Cellphone Dangers: So What Else Is Uncle Sam Hiding?
According to The New York Times, in 2003, the National Highway Traffic Safety Administration funded a study assessing the safety risks associated with hand-held and hands-free cellphone use while driving. The study found that hands-free cell phone use is equally as dangerous as hand-held cellphone use: it is so dangerous that it impairs your judgment in the same way that driving drunk does. The study stayed within the agency’s confines until two days ago, a result that we can attribute to the tenaciousness of two consumer advocacy groups and their FOIA litigation.
So why did the agency keep the report to itself? Although the agency wanted to publish its findings to warn Governors not to give a pass to hands-free laws and to educate the public about the dangers of hands-free and hand-held cellphone use while driving, the former head of the agency explained that he was urged to withhold the research to avoid antagonizing members of Congress. Apparently, “advisers upstairs” warned the agency head that the research would create enemies among important stakeholders, such as the House Appropriations Committee and groups that might influence it, notably voters who multitask while driving and, to a lesser degree, the cellphone industry. Sprinkle a little bit of capture along with a dash of public opinion and viola: federal dollars spent terrifying agency officials who could not warn the public despite their deep desire to do so.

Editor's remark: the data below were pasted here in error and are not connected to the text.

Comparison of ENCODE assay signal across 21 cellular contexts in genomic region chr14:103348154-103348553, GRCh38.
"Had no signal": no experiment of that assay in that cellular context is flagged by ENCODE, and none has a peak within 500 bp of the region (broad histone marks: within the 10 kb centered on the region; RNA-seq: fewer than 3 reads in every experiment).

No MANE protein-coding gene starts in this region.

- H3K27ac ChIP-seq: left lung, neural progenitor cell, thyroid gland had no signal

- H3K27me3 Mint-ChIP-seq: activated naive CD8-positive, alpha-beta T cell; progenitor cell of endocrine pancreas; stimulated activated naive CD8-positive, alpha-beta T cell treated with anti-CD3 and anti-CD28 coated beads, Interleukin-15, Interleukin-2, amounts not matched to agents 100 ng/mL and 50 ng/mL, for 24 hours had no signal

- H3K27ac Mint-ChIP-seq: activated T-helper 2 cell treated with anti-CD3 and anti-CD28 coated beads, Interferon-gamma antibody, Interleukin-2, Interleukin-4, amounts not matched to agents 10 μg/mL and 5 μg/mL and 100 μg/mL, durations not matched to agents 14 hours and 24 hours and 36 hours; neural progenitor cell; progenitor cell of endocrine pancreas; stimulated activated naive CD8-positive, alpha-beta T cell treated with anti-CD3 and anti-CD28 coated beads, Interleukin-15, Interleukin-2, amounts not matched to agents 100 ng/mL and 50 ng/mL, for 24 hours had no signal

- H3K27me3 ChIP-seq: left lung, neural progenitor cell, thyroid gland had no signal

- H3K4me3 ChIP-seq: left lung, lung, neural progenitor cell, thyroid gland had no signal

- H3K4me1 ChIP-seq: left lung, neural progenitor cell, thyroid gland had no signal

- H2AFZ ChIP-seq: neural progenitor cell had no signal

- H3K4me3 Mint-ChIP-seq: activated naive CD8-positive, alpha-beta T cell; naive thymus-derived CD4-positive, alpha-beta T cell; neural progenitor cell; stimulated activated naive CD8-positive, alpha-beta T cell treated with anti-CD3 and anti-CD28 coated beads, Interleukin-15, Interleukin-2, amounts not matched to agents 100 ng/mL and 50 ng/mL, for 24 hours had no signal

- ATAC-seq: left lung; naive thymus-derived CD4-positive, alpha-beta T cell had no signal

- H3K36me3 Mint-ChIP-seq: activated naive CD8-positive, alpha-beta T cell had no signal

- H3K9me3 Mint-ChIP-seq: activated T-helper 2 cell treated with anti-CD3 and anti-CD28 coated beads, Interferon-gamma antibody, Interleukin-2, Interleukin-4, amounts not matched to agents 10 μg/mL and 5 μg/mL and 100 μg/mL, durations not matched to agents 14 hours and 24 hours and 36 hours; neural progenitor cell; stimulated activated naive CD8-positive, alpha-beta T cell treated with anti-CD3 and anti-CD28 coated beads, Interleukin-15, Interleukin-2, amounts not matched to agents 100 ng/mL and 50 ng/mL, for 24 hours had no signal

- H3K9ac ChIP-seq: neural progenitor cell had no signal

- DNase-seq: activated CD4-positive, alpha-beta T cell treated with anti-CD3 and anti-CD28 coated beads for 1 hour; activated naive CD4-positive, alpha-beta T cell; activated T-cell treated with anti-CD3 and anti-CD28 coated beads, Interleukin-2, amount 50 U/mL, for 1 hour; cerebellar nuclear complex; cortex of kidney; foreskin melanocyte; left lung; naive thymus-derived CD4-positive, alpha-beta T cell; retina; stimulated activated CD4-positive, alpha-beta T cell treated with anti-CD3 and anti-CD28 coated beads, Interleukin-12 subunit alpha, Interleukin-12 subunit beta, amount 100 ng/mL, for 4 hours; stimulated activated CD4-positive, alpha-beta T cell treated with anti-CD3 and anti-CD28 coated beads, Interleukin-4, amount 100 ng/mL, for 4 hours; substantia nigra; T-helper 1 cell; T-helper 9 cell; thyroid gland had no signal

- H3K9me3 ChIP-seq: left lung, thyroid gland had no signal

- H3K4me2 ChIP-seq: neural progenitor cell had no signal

This leads to the next question. What else haven’t agencies told the public on the grounds that neither the public nor interest groups really want to hear about certain hazards? What kind of information do we want to hide from ourselves in order to satisfy our fool-hardy immediate desires? (I hate to admit but I would be so sad to learn that coffee poses untenable safety risks.) One imagines that is precisely how the public once felt about cigarettes and even still about alcohol — the image of John Hamm smoking cigarettes so lovingly on Mad Men comes to mind here. All of this may also speak to our irrationality: we fear unlikely events, such as terror attacks, and not the most likely ones, such as getting into a car accident because we are distracted by a cell phone conversation. We multi-task and like it, gosh darn, and nothing will happen to me anyway.